Oil Spill Coverage Threatens Endangered International News Reporters
FOREIGN NEWS SANCTUARY, BBC – A new report released by the World Wildlife Fund (WWF) has found that the ongoing BP oil spill crisis has significantly impacted the population of foreign news correspondents, which had already been placed on the endangered species list following the 2008 presidential election.
“Everyone is disheartened by the current situation in the gulf,” said WWF spokesperson Don Moore while presenting the report to the media, “But we cannot forget about those in the delicate newsroom ecosystem that have been rendered helpless in the face of this horrific environmental disaster. We fear that, if left unchecked, oil spill coverage could completely pollute the news cycle and eradicate those few international correspondents still remaining in the wild.”
According to the report, the sheer amount of oil spill coverage combined with failed efforts by BP and the government to contain it, have resulted in a sharp decline of domestic interest in foreign stories. In an attempt to disperse oil spill coverage, BP has been releasing spokespeople into various news outlets. Reportedly, this technique has only served to increase the prevalence of “toxic pink slip plumes” in international correspondent habitats. Although government officials have confirmed the existence of such plumes, British Petroleum has repeatedly denied such claims, stating that it is “focused on the containment and cleanup of the oil spill coverage by any means possible” and will “continue to use dispersant techniques for as long as necessary.”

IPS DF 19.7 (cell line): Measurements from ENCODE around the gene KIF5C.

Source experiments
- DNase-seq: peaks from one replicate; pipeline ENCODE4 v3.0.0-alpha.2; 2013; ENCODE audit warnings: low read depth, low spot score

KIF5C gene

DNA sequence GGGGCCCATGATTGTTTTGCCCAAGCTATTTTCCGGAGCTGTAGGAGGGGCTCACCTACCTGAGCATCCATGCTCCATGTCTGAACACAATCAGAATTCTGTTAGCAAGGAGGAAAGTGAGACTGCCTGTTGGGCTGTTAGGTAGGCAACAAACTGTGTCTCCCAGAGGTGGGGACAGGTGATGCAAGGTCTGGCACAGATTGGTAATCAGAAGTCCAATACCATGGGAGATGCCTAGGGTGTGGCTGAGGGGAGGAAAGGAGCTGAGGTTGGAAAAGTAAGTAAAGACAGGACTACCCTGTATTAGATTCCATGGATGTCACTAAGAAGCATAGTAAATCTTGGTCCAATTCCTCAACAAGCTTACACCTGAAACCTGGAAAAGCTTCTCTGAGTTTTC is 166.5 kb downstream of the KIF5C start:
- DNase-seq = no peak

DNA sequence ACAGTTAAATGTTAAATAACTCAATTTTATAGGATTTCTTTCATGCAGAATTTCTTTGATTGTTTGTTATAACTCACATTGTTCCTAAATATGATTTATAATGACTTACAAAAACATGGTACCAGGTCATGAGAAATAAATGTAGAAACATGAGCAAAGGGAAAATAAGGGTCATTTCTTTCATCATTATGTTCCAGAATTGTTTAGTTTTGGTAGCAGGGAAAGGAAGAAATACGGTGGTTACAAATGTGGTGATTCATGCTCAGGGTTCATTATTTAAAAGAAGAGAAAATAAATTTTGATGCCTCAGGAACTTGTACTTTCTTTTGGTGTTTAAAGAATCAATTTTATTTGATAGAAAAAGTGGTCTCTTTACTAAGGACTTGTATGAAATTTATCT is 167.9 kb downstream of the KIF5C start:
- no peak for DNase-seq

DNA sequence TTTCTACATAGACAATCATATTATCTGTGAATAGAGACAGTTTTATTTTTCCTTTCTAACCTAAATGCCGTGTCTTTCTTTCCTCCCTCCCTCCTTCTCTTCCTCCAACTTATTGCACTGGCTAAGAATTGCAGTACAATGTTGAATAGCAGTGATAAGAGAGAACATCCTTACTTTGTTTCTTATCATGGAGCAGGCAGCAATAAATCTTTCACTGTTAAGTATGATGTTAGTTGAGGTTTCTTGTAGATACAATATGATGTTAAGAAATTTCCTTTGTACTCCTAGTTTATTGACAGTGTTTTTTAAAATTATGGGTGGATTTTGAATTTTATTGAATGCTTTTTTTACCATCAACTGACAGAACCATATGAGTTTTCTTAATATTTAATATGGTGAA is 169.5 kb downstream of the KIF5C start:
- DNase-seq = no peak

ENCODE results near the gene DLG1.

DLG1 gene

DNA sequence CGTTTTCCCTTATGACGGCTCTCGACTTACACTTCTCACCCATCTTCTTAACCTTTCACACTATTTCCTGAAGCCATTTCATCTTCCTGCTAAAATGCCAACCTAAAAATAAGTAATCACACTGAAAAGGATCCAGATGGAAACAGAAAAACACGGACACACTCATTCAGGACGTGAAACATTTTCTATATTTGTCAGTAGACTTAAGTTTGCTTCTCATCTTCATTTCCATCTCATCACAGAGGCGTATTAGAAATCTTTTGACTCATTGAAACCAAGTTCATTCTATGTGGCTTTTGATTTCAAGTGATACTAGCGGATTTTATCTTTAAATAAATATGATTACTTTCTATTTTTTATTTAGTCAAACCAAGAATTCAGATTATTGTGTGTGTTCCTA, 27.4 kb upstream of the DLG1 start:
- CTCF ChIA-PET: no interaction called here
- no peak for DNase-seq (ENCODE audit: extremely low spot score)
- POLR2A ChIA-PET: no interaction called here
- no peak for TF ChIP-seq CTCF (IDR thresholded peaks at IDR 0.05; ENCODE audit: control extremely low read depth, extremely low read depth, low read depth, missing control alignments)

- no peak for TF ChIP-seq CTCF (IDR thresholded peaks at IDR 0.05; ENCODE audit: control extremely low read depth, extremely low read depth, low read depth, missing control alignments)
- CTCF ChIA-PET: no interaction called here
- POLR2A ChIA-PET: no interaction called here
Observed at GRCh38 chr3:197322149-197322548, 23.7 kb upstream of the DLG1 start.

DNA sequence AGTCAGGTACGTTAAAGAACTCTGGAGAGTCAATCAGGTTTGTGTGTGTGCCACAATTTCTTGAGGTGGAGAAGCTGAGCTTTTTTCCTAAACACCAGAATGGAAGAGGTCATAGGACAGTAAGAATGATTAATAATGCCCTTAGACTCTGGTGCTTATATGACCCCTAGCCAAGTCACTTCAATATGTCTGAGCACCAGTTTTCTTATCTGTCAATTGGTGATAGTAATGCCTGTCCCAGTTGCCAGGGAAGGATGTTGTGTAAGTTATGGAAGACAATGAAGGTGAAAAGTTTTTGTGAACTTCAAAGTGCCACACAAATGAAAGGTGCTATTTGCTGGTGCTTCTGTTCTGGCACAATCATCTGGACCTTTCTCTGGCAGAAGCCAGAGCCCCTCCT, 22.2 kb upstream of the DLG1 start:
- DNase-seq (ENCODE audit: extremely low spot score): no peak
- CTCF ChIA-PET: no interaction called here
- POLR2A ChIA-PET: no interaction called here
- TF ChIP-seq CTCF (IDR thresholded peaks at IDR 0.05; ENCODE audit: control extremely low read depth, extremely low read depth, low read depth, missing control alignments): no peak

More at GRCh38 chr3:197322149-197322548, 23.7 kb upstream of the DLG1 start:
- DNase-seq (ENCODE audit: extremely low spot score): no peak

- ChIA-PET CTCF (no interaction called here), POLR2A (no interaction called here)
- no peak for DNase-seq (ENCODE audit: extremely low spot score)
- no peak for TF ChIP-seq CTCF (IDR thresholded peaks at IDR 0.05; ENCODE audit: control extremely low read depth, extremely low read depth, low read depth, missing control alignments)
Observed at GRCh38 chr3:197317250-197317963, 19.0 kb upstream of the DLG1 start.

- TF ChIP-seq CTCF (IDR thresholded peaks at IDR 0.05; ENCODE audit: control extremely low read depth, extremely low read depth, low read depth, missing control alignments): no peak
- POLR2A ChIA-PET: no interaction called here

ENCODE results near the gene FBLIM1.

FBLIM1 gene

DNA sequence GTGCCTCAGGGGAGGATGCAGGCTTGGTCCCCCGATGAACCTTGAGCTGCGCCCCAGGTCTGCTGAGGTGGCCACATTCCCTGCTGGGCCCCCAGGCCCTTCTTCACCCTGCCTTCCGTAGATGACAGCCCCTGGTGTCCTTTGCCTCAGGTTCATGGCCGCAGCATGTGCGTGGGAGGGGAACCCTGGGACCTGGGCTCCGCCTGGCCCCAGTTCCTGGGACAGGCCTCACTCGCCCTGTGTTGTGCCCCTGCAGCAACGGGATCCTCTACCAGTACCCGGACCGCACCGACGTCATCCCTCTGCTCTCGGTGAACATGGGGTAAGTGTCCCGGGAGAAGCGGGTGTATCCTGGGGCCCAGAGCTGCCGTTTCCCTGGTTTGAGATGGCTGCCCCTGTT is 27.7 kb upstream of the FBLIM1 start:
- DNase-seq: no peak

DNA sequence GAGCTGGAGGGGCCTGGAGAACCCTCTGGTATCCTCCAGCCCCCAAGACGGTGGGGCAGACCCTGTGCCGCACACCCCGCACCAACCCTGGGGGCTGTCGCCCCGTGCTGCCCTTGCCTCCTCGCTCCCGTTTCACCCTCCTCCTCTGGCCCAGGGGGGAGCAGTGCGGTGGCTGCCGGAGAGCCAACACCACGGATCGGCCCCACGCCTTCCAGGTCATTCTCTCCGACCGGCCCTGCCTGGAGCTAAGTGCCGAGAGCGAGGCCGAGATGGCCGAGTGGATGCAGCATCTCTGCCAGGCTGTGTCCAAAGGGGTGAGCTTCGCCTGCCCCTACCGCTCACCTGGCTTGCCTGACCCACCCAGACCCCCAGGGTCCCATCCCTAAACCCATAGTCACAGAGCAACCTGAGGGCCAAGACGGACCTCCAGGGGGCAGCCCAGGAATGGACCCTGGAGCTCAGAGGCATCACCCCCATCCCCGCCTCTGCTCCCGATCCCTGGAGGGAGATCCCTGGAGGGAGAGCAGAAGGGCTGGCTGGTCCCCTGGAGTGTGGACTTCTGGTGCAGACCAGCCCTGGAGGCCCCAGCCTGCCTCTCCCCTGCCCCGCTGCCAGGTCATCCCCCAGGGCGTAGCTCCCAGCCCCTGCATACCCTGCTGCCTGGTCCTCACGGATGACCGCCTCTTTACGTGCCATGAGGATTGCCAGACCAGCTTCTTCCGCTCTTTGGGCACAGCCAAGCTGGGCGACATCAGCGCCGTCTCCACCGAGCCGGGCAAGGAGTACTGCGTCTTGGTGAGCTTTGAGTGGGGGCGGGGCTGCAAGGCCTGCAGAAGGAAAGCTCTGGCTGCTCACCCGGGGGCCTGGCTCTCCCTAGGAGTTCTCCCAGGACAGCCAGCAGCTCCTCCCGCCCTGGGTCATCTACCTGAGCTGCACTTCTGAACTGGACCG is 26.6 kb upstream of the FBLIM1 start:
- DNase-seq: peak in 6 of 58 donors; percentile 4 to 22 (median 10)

Pointing to BP CEO Tony Hayworth’s many gaffes that have regenerated public outrage and interest in the oil spill coverage; critics argue that oil company’s concern for international reporters is disingenuous.
The report could not come at a worse time for those working to increase international reporter populations. For years, international reporter populations have been devastated by an invasive species of opinionated pundits, which have grown to unprecedented levels due to the near extinction of its natural predator, objective journalists.